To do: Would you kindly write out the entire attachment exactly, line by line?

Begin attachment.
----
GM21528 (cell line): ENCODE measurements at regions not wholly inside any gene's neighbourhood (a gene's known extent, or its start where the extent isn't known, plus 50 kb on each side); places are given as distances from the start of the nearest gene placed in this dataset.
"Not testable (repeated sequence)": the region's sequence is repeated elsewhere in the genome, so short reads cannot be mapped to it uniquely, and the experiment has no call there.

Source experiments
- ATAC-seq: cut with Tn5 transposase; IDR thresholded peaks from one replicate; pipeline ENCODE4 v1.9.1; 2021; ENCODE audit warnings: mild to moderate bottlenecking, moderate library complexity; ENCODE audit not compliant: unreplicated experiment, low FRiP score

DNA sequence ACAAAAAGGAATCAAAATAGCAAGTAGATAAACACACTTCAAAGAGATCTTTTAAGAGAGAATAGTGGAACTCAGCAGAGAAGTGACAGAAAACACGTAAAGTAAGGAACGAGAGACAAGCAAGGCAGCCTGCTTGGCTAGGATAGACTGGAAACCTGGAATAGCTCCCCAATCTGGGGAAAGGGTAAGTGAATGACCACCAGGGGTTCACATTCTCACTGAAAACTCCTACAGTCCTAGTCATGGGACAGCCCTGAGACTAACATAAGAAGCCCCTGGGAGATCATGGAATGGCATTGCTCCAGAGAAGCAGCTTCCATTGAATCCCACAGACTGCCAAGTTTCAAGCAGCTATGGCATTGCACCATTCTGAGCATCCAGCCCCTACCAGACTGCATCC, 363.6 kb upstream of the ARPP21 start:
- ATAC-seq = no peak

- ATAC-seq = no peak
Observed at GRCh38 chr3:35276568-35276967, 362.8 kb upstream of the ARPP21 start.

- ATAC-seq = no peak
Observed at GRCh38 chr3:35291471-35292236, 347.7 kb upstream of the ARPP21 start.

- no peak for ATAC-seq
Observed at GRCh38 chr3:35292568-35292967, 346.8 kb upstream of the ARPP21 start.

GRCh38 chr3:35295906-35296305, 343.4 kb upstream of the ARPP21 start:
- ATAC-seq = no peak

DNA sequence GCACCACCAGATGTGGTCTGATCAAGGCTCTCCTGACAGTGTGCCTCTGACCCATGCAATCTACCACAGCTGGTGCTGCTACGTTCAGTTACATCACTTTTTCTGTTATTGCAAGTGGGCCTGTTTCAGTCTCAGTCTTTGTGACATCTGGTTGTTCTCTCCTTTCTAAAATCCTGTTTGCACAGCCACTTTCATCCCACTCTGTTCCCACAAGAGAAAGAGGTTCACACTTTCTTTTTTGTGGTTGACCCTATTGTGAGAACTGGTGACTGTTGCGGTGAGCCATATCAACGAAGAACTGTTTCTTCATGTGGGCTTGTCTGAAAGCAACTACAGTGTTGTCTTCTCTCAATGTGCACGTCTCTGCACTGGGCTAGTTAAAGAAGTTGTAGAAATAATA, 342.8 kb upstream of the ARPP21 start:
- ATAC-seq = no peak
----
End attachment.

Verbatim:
GM21528 (cell line): ENCODE measurements at regions not wholly inside any gene's neighbourhood (a gene's known extent, or its start where the extent isn't known, plus 50 kb on each side); places are given as distances from the start of the nearest gene placed in this dataset.
"Not testable (repeated sequence)": the region's sequence is repeated elsewhere in the genome, so short reads cannot be mapped to it uniquely, and the experiment has no call there.

Source experiments
- ATAC-seq: cut with Tn5 transposase; IDR thresholded peaks from one replicate; pipeline ENCODE4 v1.9.1; 2021; ENCODE audit warnings: mild to moderate bottlenecking, moderate library complexity; ENCODE audit not compliant: unreplicated experiment, low FRiP score

DNA sequence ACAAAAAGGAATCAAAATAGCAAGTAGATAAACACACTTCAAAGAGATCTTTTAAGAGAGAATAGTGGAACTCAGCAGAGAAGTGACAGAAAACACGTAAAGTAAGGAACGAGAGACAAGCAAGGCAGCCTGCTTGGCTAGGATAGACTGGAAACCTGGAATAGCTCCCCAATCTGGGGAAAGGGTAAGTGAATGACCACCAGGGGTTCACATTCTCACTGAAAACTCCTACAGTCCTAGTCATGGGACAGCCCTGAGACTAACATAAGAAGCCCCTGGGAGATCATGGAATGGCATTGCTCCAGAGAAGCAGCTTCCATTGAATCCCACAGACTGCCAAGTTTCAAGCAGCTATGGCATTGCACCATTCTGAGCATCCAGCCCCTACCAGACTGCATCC, 363.6 kb upstream of the ARPP21 start:
- ATAC-seq = no peak

- ATAC-seq = no peak
Observed at GRCh38 chr3:35276568-35276967, 362.8 kb upstream of the ARPP21 start.

- ATAC-seq = no peak
Observed at GRCh38 chr3:35291471-35292236, 347.7 kb upstream of the ARPP21 start.

- no peak for ATAC-seq
Observed at GRCh38 chr3:35292568-35292967, 346.8 kb upstream of the ARPP21 start.

GRCh38 chr3:35295906-35296305, 343.4 kb upstream of the ARPP21 start:
- ATAC-seq = no peak

DNA sequence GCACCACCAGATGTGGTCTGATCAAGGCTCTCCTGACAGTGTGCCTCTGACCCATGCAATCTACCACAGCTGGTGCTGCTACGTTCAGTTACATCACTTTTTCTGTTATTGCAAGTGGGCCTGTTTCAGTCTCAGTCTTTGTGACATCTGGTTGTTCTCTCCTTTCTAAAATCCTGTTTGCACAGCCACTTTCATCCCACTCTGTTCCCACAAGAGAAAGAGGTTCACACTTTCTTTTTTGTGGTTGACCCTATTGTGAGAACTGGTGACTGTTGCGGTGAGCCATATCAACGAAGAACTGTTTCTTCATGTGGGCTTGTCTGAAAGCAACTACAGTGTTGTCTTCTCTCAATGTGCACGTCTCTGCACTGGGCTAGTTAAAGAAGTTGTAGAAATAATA, 342.8 kb upstream of the ARPP21 start:
- ATAC-seq = no peak